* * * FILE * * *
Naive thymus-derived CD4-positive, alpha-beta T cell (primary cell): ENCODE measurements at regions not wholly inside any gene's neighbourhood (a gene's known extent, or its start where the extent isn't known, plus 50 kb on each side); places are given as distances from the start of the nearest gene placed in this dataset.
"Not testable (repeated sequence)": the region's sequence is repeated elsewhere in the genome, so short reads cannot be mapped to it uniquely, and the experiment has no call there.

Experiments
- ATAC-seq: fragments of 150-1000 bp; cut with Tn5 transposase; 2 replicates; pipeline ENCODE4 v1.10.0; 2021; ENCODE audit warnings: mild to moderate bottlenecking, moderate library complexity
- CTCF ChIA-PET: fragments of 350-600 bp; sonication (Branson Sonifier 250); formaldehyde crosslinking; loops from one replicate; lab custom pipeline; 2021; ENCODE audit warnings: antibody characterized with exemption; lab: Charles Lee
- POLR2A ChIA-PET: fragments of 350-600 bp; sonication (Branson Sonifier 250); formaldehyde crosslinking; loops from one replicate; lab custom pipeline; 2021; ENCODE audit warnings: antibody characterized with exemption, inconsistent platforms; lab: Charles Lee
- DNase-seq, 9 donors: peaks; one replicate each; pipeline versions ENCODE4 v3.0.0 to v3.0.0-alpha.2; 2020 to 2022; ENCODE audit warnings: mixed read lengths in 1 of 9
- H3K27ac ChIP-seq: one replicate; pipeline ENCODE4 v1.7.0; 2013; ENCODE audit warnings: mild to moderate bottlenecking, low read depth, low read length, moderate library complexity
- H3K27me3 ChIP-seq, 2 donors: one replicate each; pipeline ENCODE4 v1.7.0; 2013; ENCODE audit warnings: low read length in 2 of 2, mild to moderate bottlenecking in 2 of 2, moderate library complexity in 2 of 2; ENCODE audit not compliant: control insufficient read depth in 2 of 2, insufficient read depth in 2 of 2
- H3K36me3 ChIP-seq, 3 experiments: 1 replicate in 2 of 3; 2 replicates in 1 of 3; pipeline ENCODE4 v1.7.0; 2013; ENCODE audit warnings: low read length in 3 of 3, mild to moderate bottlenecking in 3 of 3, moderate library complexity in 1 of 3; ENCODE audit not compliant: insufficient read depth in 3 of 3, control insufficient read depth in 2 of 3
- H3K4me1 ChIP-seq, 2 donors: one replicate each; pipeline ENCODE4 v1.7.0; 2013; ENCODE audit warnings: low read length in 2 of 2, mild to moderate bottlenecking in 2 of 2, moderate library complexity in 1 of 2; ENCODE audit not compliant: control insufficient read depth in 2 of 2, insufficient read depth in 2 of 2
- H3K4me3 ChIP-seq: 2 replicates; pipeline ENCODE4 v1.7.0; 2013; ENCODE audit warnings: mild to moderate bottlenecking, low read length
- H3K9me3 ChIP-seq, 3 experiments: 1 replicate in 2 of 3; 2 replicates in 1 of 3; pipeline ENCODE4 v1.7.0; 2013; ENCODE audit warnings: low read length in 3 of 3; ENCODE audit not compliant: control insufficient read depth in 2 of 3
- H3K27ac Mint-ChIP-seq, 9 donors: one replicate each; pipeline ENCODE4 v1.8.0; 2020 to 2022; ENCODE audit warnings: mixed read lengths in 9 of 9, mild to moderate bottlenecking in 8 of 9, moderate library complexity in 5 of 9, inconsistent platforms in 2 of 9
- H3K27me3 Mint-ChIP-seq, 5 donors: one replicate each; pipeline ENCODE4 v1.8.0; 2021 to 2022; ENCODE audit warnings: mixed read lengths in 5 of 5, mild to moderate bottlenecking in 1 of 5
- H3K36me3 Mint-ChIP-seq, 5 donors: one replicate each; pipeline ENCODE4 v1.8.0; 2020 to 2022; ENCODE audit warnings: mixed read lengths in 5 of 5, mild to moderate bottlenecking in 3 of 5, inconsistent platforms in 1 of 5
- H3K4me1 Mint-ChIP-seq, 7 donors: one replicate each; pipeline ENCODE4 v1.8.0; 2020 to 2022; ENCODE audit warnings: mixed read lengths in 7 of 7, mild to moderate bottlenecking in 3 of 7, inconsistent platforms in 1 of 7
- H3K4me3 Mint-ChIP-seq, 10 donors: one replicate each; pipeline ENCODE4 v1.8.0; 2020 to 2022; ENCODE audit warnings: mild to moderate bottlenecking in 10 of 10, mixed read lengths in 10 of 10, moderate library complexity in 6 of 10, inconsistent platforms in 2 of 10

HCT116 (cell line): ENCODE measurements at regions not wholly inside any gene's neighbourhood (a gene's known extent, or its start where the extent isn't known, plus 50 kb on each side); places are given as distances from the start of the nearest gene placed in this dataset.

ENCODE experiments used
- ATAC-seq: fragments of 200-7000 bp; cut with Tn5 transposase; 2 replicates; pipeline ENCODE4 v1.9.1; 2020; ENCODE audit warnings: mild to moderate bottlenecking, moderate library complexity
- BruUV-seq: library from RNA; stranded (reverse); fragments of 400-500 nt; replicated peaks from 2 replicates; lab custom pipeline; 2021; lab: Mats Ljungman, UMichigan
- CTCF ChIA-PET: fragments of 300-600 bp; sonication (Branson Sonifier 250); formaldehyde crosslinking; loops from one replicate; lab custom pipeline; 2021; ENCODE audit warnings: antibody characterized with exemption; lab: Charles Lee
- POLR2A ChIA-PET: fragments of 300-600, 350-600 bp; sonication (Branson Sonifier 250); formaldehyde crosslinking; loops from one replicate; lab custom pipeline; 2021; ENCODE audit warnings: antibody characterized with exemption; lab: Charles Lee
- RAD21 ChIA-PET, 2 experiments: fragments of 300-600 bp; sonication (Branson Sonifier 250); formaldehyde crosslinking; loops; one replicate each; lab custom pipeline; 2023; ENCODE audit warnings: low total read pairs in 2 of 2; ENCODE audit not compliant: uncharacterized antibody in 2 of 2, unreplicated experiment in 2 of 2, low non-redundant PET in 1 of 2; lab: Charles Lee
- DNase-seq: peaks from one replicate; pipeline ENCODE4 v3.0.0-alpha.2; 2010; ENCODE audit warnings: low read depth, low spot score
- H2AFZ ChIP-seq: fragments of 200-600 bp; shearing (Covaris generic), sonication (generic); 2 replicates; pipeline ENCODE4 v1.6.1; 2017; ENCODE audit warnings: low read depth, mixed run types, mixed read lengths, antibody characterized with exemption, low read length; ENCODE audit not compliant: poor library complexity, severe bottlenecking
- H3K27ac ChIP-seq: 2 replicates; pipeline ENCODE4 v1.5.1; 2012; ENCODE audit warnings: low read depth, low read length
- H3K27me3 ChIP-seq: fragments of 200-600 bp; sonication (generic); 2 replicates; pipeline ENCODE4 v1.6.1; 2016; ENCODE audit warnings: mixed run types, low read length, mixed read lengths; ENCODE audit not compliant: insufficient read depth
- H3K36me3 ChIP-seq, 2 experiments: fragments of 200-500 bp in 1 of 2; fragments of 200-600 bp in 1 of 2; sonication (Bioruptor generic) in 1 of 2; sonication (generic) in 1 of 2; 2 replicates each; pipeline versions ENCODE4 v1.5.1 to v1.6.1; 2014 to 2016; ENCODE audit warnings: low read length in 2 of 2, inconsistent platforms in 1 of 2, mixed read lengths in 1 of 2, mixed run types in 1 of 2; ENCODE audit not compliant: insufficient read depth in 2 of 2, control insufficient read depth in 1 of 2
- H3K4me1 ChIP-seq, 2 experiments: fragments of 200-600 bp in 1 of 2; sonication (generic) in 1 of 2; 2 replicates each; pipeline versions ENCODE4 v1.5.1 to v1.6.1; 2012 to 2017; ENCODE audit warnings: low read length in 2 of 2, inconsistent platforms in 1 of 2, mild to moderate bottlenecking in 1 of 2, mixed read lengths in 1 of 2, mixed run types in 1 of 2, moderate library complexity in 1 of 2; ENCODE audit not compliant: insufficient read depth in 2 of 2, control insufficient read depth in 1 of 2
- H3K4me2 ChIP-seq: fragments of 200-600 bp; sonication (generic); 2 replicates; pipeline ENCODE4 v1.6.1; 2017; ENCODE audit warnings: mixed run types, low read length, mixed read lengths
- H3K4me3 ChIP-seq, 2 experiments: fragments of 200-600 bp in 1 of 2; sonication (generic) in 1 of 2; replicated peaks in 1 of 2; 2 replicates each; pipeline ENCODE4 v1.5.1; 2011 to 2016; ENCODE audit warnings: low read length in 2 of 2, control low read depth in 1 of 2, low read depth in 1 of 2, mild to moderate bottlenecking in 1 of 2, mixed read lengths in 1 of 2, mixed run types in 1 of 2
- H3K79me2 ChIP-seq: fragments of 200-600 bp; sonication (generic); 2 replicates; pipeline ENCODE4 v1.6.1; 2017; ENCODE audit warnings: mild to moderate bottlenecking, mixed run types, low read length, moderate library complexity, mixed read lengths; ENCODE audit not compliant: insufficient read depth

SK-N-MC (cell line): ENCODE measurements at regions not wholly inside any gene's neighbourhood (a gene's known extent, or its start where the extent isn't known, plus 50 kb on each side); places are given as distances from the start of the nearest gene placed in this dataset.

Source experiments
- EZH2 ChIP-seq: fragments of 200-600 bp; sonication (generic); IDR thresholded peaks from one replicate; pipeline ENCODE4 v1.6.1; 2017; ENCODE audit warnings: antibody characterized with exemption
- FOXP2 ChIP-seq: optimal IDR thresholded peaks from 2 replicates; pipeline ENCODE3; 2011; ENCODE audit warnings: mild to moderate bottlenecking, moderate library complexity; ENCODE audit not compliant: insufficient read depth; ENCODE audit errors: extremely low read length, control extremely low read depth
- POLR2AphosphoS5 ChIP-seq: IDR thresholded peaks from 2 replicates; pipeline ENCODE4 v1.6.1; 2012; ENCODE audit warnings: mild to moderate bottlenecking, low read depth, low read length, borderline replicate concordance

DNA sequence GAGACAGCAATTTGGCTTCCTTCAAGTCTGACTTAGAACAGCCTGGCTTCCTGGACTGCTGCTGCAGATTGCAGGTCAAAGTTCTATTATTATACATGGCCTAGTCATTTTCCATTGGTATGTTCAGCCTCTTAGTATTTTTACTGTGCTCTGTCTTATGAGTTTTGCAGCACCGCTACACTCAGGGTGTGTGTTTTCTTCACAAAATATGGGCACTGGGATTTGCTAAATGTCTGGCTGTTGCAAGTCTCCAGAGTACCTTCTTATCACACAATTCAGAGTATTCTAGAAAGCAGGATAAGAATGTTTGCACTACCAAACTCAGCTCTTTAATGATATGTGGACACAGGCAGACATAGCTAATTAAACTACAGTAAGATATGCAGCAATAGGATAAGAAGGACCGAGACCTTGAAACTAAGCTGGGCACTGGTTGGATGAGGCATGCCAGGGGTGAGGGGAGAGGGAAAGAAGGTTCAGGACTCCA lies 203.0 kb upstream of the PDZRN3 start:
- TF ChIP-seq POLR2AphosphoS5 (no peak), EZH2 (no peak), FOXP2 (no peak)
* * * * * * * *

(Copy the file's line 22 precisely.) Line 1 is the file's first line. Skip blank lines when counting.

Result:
- BruUV-seq: library from RNA; stranded (reverse); fragments of 400-500 nt; replicated peaks from 2 replicates; lab custom pipeline; 2021; lab: Mats Ljungman, UMichigan